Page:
“There could be an opportunity for these investors to take gains in these portfolios and invest into Isas and pensions. Where these contributions have already been maximised, investment bonds provide a real investment opportunity without limiting the investment options.”
Tully explained that using an investment bond wrapper could enhance tax efficiency of the money as it is a non-income producing asset.
“Those clients who are yet to use their CGT exemptions for this tax year have until April to take advantage before the changes come in. Where appropriate the spousal exemption for CGT could be used to equalise the assets before selling which means both CGT exemptions could be fully used.”
Reflecting on the past year, Tully described it as “a tumultuous year for markets and investments”, much of which would not have been anticipated by clients.
“One area of positive news is the increase in annuity rates which the rising gilt yields have driven", he said.
“Rates have increased by more than 50 per cent this year, meaning rates are at their highest since 2011. This massive jump brings the benefit of guaranteed income back into focus for many retirees.”
Tully explained that drawdown has huge benefits for many people given the flexibility it offers but using an annuity as part of a retirement strategy alongside drawdown, or gradually phasing into annuity as a retiree gets older, is looking increasingly attractive.
However, he said using all an individual’s pension savings to buy an annuity on one day may be an “unwise strategy”.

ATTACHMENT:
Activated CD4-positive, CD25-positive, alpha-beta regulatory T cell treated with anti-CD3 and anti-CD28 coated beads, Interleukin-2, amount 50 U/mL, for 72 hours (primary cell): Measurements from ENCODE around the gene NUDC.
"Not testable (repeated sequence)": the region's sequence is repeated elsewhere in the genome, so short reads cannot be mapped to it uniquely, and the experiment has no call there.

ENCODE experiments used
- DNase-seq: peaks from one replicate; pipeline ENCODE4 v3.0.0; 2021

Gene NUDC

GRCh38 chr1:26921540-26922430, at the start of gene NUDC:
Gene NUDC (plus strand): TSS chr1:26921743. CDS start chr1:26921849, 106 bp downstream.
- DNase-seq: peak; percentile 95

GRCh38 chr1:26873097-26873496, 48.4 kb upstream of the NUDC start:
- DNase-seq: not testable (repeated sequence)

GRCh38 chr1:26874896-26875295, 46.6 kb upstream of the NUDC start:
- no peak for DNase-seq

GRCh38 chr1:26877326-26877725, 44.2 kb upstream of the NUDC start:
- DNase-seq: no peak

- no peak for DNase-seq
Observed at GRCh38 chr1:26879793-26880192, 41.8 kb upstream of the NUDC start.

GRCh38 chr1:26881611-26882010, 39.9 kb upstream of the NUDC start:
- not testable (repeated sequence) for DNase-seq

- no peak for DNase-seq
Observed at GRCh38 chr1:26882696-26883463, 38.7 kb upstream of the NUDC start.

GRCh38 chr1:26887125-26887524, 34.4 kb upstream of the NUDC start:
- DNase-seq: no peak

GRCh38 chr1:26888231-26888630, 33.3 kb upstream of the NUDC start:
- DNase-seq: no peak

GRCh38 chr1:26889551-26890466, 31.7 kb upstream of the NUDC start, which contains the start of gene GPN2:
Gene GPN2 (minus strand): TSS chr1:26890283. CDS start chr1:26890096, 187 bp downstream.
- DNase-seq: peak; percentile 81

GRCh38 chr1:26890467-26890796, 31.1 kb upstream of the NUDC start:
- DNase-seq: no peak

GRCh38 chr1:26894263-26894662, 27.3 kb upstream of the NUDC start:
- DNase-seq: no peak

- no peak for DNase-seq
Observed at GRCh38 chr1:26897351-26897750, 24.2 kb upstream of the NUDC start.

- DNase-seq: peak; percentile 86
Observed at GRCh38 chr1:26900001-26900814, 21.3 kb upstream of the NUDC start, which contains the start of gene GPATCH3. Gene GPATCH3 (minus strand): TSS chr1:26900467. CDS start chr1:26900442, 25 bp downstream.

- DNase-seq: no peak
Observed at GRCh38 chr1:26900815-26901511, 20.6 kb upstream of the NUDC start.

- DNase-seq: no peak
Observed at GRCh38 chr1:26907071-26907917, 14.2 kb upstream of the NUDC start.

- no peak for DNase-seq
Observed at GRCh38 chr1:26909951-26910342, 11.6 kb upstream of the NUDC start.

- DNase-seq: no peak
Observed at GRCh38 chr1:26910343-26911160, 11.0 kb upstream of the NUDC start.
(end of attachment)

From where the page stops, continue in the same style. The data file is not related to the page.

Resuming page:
“Phasing annuity purchase as the client gets older removes the risk of locking into one rate when prices are changing,” he said.
“And clients can potentially benefit from increased rates due to ageing and deteriorating health. Used in tandem with drawdown the client can maintain investment exposure to hedge against inflation.
“And if the annuity is held within a drawdown wrapper, the client has the flexibility to vary the income they take, as well as the ability to pass on benefits tax efficiently following their death.”
Elsewhere, Tully explained that the cost-of-living crisis saw withdrawals from pensions for April to June 2022 at £3.57bn, a 23 per cent increase from the same quarter in 2021.
“It is completely understandable people are dipping into their pensions to make ends meet and prioritising heating and eating above their savings at this difficult time,” he said.
“However, it is important that the government, regulators and industry help people make the best decisions. Dripping funds out gradually rather than all at once can save tax.